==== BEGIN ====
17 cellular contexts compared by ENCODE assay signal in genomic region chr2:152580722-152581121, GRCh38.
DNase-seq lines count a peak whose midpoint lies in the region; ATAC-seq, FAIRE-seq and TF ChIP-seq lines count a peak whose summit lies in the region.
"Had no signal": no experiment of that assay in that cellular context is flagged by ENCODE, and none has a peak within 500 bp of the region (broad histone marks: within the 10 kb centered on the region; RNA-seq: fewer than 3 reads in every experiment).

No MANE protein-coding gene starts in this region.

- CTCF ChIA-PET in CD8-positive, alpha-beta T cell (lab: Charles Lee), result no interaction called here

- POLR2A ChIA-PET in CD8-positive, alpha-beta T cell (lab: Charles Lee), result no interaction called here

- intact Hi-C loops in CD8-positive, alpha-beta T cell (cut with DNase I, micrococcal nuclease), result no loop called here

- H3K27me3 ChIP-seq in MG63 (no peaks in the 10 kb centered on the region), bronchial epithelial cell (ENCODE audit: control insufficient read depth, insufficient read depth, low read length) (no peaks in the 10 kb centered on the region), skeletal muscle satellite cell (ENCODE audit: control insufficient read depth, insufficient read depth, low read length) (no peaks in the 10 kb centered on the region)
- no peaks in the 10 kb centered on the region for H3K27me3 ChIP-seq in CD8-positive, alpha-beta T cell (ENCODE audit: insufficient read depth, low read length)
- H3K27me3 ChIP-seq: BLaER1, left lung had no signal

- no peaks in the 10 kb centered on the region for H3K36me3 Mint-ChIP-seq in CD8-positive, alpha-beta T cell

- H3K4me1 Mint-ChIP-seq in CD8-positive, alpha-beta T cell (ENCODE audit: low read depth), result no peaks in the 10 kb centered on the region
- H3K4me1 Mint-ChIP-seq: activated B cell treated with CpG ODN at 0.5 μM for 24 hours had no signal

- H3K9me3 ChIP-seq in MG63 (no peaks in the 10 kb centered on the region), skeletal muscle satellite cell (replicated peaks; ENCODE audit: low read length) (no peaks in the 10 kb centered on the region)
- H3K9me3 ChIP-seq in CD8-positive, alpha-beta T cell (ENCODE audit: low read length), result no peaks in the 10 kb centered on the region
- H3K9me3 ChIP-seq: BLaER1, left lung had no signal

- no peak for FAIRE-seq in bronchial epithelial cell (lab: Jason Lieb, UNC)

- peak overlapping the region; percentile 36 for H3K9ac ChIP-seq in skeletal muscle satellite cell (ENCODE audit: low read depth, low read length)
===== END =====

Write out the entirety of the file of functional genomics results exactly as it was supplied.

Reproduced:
17 cellular contexts compared by ENCODE assay signal in genomic region chr2:152580722-152581121, GRCh38.
DNase-seq lines count a peak whose midpoint lies in the region; ATAC-seq, FAIRE-seq and TF ChIP-seq lines count a peak whose summit lies in the region.
"Had no signal": no experiment of that assay in that cellular context is flagged by ENCODE, and none has a peak within 500 bp of the region (broad histone marks: within the 10 kb centered on the region; RNA-seq: fewer than 3 reads in every experiment).

No MANE protein-coding gene starts in this region.

- CTCF ChIA-PET in CD8-positive, alpha-beta T cell (lab: Charles Lee), result no interaction called here

- POLR2A ChIA-PET in CD8-positive, alpha-beta T cell (lab: Charles Lee), result no interaction called here

- intact Hi-C loops in CD8-positive, alpha-beta T cell (cut with DNase I, micrococcal nuclease), result no loop called here

- H3K27me3 ChIP-seq in MG63 (no peaks in the 10 kb centered on the region), bronchial epithelial cell (ENCODE audit: control insufficient read depth, insufficient read depth, low read length) (no peaks in the 10 kb centered on the region), skeletal muscle satellite cell (ENCODE audit: control insufficient read depth, insufficient read depth, low read length) (no peaks in the 10 kb centered on the region)
- no peaks in the 10 kb centered on the region for H3K27me3 ChIP-seq in CD8-positive, alpha-beta T cell (ENCODE audit: insufficient read depth, low read length)
- H3K27me3 ChIP-seq: BLaER1, left lung had no signal

- no peaks in the 10 kb centered on the region for H3K36me3 Mint-ChIP-seq in CD8-positive, alpha-beta T cell

- H3K4me1 Mint-ChIP-seq in CD8-positive, alpha-beta T cell (ENCODE audit: low read depth), result no peaks in the 10 kb centered on the region
- H3K4me1 Mint-ChIP-seq: activated B cell treated with CpG ODN at 0.5 μM for 24 hours had no signal

- H3K9me3 ChIP-seq in MG63 (no peaks in the 10 kb centered on the region), skeletal muscle satellite cell (replicated peaks; ENCODE audit: low read length) (no peaks in the 10 kb centered on the region)
- H3K9me3 ChIP-seq in CD8-positive, alpha-beta T cell (ENCODE audit: low read length), result no peaks in the 10 kb centered on the region
- H3K9me3 ChIP-seq: BLaER1, left lung had no signal

- no peak for FAIRE-seq in bronchial epithelial cell (lab: Jason Lieb, UNC)

- peak overlapping the region; percentile 36 for H3K9ac ChIP-seq in skeletal muscle satellite cell (ENCODE audit: low read depth, low read length)